How long have you been writing?

I’ve been writing ever since I could hold a pencil. I can’t begin to tell you how many unfinished drafts I have stored in my home, from the ages of 5 and 6 to the present. Professionally, I’ve been writing for many years, on a freelance basis and in my current role. I have experience writing journalistically, mainly feature stories with human interest.


What is your favorite book, as a reader, and why? Has any author(s) influenced and inspired your work?

Although I equally admire all seven Harry Potter books, one of the most significant turning points occurs in The Goblet of Fire, the fourth in the series. The atmosphere is foreboding, almost as though you expect something dastardly to happen at any moment. Although the main event (literally, the Triwizard Tournament) is meant to showcase the power of wizards and witches, and have them compete against one another, its outcome was manipulated to resurrect one of the darkest, sociopathic villains ever created. Even rereading the book for the third and fourth time, I still get a sense of panic that a formidable force is about to terrorize the world, as if I was reading it for the first time.

J.K. Rowling, Ransom Riggs, Charles Dickens, and Roald Dahl have influenced my creativity, because their works have challenged me to build multi-dimensional worlds you can lift off the page. A lot of mental labor goes into creating a fantasy plot, because you must establish a living, breathing society of its own, just like we do in the real world.


How do you think you’ve evolved creatively?

By exposure to new ideas and life experiences. I find when I write, I’ll first spend time “researching” my credibility to the topic, even if it’s fiction. When I read a new fantasy book, watch a movie, or play a new video game, I think about how the writer/creator drew on their own hardships or positive “flashbulb” moments in their lives (which happens frequently in literature) to tell the story.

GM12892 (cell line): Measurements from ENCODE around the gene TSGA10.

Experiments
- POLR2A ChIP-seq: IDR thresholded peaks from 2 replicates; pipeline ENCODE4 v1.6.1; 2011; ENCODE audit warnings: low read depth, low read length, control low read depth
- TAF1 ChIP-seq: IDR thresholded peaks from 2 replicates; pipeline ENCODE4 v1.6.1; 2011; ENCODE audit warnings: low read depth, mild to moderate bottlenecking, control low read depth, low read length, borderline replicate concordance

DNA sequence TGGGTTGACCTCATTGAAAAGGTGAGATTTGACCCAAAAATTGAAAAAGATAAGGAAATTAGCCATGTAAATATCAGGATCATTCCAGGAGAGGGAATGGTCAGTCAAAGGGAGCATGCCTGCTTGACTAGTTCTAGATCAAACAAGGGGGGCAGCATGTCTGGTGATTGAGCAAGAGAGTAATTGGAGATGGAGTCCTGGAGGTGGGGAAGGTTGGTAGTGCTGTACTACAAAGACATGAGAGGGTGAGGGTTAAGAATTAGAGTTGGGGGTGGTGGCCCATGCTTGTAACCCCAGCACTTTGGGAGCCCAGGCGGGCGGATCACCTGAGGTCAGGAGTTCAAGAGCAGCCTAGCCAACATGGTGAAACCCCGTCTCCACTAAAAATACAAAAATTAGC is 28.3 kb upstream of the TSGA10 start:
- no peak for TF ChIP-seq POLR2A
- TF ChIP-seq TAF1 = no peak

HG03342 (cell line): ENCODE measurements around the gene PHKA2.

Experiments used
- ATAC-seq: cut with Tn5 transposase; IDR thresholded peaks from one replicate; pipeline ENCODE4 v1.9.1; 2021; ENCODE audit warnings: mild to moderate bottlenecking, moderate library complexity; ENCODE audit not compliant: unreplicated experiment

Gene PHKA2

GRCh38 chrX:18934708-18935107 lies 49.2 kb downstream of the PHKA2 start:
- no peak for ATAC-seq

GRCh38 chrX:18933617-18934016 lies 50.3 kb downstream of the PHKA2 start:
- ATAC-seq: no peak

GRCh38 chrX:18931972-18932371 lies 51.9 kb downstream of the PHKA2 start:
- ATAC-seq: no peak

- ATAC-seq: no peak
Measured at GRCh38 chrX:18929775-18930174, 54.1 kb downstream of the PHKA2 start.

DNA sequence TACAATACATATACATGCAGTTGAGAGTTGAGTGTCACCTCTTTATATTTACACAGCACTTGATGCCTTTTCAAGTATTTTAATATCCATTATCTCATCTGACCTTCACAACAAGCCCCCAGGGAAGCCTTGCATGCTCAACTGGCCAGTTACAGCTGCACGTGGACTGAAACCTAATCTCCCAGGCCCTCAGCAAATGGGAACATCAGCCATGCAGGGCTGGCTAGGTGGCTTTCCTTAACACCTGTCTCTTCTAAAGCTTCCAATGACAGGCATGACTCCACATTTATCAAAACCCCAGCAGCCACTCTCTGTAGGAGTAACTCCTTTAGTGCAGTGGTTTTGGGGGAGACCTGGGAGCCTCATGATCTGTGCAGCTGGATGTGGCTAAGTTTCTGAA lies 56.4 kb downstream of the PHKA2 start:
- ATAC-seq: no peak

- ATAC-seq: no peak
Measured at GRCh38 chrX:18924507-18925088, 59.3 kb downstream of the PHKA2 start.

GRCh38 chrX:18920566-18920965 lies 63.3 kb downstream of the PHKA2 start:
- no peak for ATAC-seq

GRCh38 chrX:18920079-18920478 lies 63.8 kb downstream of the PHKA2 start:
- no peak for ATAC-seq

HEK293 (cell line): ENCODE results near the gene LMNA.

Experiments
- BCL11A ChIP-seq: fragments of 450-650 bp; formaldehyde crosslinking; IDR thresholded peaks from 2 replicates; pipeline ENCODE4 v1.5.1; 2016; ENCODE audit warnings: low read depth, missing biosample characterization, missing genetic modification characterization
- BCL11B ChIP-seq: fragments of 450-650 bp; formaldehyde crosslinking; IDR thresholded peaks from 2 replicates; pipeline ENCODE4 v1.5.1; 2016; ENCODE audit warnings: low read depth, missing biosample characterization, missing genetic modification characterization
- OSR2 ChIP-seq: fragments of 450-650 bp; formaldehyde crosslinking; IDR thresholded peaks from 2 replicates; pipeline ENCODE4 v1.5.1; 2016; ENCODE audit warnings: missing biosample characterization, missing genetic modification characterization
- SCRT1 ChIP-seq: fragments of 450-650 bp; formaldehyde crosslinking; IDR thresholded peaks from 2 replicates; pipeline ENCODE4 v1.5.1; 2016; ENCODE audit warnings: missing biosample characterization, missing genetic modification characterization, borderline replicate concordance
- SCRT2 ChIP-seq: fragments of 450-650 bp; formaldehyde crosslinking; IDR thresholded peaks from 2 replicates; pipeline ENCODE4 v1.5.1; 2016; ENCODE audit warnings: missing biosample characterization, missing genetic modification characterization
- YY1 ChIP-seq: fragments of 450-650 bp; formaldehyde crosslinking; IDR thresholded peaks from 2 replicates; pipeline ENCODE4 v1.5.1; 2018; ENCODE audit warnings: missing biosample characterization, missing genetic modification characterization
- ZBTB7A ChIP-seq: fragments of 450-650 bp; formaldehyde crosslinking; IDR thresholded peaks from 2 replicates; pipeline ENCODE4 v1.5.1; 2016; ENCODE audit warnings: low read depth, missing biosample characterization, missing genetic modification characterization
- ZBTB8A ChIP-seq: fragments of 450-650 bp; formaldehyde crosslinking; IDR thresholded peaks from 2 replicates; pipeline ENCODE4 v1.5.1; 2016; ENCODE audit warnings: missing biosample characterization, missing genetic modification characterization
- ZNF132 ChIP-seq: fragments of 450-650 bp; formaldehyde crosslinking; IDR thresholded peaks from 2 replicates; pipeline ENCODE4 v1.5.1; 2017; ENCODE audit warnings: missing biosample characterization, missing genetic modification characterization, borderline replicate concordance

Writing and publishing a novel has granted me the practical experience needed to hone my skills.


What piece of your own work are you most proud of?

I’m proud of my debut novel, Passage to Portrainia – particularly the fantasy world I’ve built with my imagination. I’ve always admired the raw talent authors possess and I feel accomplished that I’ve done something similar. As fantasy authors, I believe it’s our duty to create safe havens to which people can escape. Reality can be harsh at times, so it’s important to be able to lose ourselves in a world separate from our own. It’s a good way to recharge.


For those who haven’t read any of your stories, what story/book of yours do you think best represents your work and why?

Passage to Portrainia best represents my work. I lean towards “high fantasy” worlds connected to the real world in some way, but not accessed by normal means. When it comes to the places themselves, I try to introduce fantasy elements seldom or never seen. I build them up to the best of my ability, including places to travel to and quests to complete.


What are you doing next?

I have a couple of writing projects in progress. At one point, Passage to Portrainia’s plot was going to be merged (although I didn’t know it yet; I hadn’t separated the stories) with another idea I have, and that would have served as its own story. For now, I’m working on a plot that incorporates this idea as the main theme.


Bio:

Residing in Waterloo Region, Ontario, Canada, Wesley Butler works in academic administration & communications for higher education. Passage to Portrainia, his debut novel, was released December 2018 under Amazon Kindle Self-Publishing. A former freelance writer, Wesley has served as associate editor of FAME Canada, a music and cultural news website, and as a columnist/reviewer for Independent Music Promotions.